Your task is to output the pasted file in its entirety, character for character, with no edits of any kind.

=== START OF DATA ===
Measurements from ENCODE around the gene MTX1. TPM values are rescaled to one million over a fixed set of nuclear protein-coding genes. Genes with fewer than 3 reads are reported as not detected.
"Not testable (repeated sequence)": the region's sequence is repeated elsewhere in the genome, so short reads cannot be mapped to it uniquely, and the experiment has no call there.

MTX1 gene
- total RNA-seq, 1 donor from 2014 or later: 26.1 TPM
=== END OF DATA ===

Measurements from ENCODE around the gene MTX1. TPM values are rescaled to one million over a fixed set of nuclear protein-coding genes. Genes with fewer than 3 reads are reported as not detected.
"Not testable (repeated sequence)": the region's sequence is repeated elsewhere in the genome, so short reads cannot be mapped to it uniquely, and the experiment has no call there.

MTX1 gene
- total RNA-seq, 1 donor from 2014 or later: 26.1 TPM